What Are HHO in Car Systems?

The scientific term HHO stands for oxyhydrogen, a mixture of hydrogen and oxygen with a concentration ratio of two hydrogen parts and one oxygen part. Oxyhydrogen is also used in welding torches but has other uses in a vehicle’s engine. HHO in car systems are oxyhydrogen gas generators using water and a catalyst (known as the electrolyte solution) together with an electrical current to produce this gas.

Oxyhydrogen is burnt together with the engine’s primary fuel (gasoline or diesel) and helps the primary fuel fully combust, gaining more energy for the same amount of fuel being used by the engine. This additional (gained) power is more than the engine load needs to operate optimally, so the engine’s primary fuel can be weakened, while the engine gives out the same torque for that particular load.

When the oxyhydrogen (also known as hydroxy gas) burns it reverts back to its original formation before electrolysis took place, meaning it becomes steam vapor, which are fine water droplets.

Different Types of HHO in Car Systems

There are mainly two types of HHO in car systems, comprising of the wet HHO cell and the dry HHO cell configurations. These systems both produce the resultant hydroxy gas, but differ in their technical design. Originally the experimental electrolysis process took place under the wet HHO cell design to produce hydrogen in the labs. The wet cell configuration is still basically the same.

When experimenters started using this configuration as a fuel saving device, the word soon spread out and many D.I.Y. technical persons started trying to improve on the design by using different materials, configuration layouts and different catalysts. The wet cell design has improved significantly over the years and has also become more reliable. Through continuous research and development, certain enthusiastic designers came up with a whole new idea, to reduce the maintenance time associated with the wet cell design. Luckily the latest design also became much more compact, which was a great advantage with cramped modern engine bays. This became known as the dry HHO cell design.

Wet HHO Cell vs Dry HHO Cell

We have tested many different designs currently on the market and even ended up creating a HHO product reviews page for these D.I.Y. HHO technical guides. We have found out that in general both designs have their own advantages and disadvantages.

Wet Cell Design Advantages:

  • Easier to clean up periodically as a preventive maintenance procedure
  • Easier and faster to change the corroded anode plates
  • Does not have many seals which will eventually deteriorate or harden
  • Cheaper to build compared to most dry cell designs
  • No additional external pumps are needed for the electrolyte

Wet Cell Design Disadvantages:

  • Bulky in design which might be a problem to install on modern engine bays
  • Frequent anode corrosion due to oxidation which leads to more cleaning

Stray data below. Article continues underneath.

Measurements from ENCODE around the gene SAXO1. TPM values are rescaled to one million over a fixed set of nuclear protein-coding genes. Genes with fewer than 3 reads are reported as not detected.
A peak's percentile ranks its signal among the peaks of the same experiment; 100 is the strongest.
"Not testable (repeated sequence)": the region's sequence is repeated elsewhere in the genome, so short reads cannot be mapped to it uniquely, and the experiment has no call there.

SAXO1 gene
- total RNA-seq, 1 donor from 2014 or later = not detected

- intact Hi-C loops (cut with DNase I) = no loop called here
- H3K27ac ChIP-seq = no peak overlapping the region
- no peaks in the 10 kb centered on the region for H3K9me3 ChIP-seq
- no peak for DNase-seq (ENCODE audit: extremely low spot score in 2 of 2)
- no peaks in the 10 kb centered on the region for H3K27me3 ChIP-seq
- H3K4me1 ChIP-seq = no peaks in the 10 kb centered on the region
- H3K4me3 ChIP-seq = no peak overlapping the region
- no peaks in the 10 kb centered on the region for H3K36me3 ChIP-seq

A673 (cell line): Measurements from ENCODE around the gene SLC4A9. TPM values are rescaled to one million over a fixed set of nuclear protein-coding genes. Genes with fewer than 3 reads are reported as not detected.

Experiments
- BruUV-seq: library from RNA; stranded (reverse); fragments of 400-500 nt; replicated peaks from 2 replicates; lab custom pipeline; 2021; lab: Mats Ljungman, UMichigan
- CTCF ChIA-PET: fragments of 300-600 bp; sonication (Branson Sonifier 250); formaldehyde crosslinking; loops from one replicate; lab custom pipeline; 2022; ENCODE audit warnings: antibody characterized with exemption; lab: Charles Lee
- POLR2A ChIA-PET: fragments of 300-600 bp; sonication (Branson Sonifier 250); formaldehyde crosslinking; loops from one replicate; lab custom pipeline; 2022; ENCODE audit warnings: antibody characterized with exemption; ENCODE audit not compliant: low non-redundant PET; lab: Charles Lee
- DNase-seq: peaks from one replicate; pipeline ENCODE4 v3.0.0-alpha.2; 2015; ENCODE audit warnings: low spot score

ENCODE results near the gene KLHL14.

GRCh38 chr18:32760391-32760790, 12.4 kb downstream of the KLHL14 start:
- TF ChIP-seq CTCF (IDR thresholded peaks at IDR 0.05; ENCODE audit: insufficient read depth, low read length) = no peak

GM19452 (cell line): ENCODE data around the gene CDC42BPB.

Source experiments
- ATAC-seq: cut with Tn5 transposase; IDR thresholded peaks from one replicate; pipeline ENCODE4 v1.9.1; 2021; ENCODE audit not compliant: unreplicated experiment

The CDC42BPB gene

• Anode plates will need to be replaced more frequently because of excessive corrosion
  • Wet cell design generates more heat in the electrolyte solution
  • More current is needed compared to the dry HHO cell design
  • Electrolyte design needs more frequent flushing with fresh clean electrolyte

Dry Cell Design Advantages:

  • Very compact in nature in both width and thickness
  • Needs less current to operate consistently
  • Heat build-up in the HHO generator is nearly non-existent
  • Electrolyte remains cleaner for longer intervals
  • Anode plates corrode much less
  • Terminals do not corrode as they are isolated from the electrolyte
  • Less periodic maintenance is usually needed

Dry Cell Design Disadvantages:

  • More costly to produce or build one up as a D.I.Y project
  • More accuracy is needed to build the design
  • Each cell is separated by a seal which will ultimately harden and start leaking
  • Preventive maintenance procedures require to strip the whole HHO generator to pieces
  • On most designs an external pump is needed for the electrolyte

As you have seen from above both wet and dry HHO in car designs have their pros and cons. Depending on the space available in your engine bay is a major factor to consider, before attempting such an installation. Most modern vehicles which all seem to have very little space available will probably need the dry cell design for mainly two reasons which are less space is required and less maintenance frequency. This allows the installation to be placed in even the tightest and most difficult areas for access, if that is your only option available. A common option is to install the dry cell HHO generator in front of the radiator, just behind the bumper or behind the front fender, in the wheel well area which is covered by a plastic fender liner from the factory.



Source by Steve C Jones

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